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13

😊. Careful , you are being too intelligent for them. 

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2

Have a look at how much the land value is in any transaction, and then you might understand. 

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5

Rubbish. Developers, builders, RE agents, subcontractors to the building industry ie surveyors, foundation engineers etc have been fee gouging for years now. I’m really sorry that so many innocent people have been sucked in and suffered so much financial hardship in the last 3 years. Was offered a 550m2 section of land yesterday and he smiled and said it’s a bargain at 830k. The sad thing is they actually believe their own crap. 

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26

830k lol, Christ. Auckland, I assume? Here in Christchurch you'd get 550m² for 450-500k and I still consider that disgusting.

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15

Yip Rodney area

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0

Warkworth, Milldale, Wainui new dev, Aro hills (do not even get me started on their dislocation with reality),

yeah land is about to fall 30% + for these sections.

 

 

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7

"yeah land is about to fall 30% + for these sections."

Conventional and common belief is that land prices do not fall.

People are going to learn the reality is that land prices do fall. 

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6

I looked at a section at Jacks Point Queenstown  2 weeks ago - 1000m2, $800,000.00. Yesterday I looked at several sections in Woodville, around 500m2 - $125,000.00.  The profit in building is in the land!

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1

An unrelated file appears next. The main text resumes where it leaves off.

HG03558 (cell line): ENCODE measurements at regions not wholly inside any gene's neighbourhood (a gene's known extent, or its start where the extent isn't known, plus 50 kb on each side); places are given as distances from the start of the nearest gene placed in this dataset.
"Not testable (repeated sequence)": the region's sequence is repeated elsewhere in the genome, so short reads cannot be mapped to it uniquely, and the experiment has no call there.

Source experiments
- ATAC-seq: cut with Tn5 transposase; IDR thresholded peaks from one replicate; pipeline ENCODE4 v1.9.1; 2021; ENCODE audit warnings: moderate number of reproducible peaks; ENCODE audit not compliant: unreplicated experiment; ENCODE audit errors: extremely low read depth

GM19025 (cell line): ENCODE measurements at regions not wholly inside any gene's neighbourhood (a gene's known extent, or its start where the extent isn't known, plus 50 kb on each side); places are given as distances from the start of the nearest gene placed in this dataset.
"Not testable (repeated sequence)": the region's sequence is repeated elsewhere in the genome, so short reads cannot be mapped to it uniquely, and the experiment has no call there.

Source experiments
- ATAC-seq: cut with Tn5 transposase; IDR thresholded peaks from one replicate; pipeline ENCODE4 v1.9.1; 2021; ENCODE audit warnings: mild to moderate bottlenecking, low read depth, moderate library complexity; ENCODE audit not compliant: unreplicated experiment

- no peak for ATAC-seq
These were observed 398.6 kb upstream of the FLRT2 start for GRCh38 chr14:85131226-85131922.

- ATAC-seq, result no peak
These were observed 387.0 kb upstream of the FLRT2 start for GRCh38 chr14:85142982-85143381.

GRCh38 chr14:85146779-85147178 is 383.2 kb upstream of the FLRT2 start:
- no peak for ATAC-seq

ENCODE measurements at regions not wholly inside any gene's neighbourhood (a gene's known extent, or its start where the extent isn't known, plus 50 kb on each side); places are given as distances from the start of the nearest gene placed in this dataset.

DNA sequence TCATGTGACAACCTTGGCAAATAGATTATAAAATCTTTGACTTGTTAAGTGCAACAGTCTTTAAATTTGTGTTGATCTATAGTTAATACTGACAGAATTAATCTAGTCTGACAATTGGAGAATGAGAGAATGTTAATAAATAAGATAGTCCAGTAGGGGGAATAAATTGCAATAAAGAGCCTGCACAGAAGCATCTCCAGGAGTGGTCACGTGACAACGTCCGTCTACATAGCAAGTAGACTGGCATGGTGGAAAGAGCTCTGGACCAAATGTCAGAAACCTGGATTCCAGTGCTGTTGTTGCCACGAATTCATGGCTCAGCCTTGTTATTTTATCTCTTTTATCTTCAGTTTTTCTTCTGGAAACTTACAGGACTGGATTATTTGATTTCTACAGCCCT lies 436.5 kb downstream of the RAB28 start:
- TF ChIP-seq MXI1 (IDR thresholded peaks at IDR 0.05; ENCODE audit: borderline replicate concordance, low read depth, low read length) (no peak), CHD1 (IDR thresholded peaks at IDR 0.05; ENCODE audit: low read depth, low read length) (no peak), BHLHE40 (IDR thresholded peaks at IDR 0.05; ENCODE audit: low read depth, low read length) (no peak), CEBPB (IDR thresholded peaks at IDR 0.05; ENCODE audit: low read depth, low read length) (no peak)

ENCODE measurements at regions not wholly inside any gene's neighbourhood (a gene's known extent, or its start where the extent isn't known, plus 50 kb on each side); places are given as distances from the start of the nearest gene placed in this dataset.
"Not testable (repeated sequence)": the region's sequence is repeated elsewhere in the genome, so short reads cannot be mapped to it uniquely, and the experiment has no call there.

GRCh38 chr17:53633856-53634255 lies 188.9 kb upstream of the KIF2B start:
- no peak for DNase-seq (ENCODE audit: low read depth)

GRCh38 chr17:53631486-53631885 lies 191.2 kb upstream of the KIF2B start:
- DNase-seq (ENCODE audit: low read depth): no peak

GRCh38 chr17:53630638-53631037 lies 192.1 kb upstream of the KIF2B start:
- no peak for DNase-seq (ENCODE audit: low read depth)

Lol absolute madness. We have one of the most unaffordable housing markets in the world, and one of the highest rates of homelessness in the OECD, and you want to decrease the supply of houses so you get an extra 0.25% on your term deposits.

"Plus a stamp duty of 20% to apply to any commercial entity (trust, business, investor) buying *existing* residential property. That stamp duty should be used to reduce or remove all the council 'clipping the ticket' costs associated with new builds. ".

Sorry this sentence makes zero sense. Adding a stamp duty won't reduce the inefficiency via council, it'll simply tax it. You're also going to reduce rental supply pushing rents up and increasing homelessness. Surprised you got upvotes.

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3

One (not the only) reason property is so unaffordable is that interest rates were held too low for too long as we fell into the trap of believing imported tradable deflation was going to last forever.

The pro-property comments always overlook the balance of payments - we have one of the worlds largest current account deficits because instead of investing in productivity, we have been withdrawing equity to spend on holidaying abroad, buying rangers and iphones. Now it takes all our salary to maintain the spending splurge debt.

I'm a property investor, but honest enought to call BS on Auckland getting up towards central London for house prices.

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33

There was a point when you sell a Manurewa shitter, on 800sq m and convert your money to Quids and buy a Devon thatch ...

 

 

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7

Spot on TK

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4

Absolutely agree. That big ole current account deficit means we’ve been spending more as a country than we make. And lots of money on crap we don’t need. We are all complicit, and now we have to pay for it. Ouch.

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10

The main (not the only one) reason for unaffordable homes is " residential property investment".  What is the goal of investment but to maximise financial return no matter what the wider or future cost might be.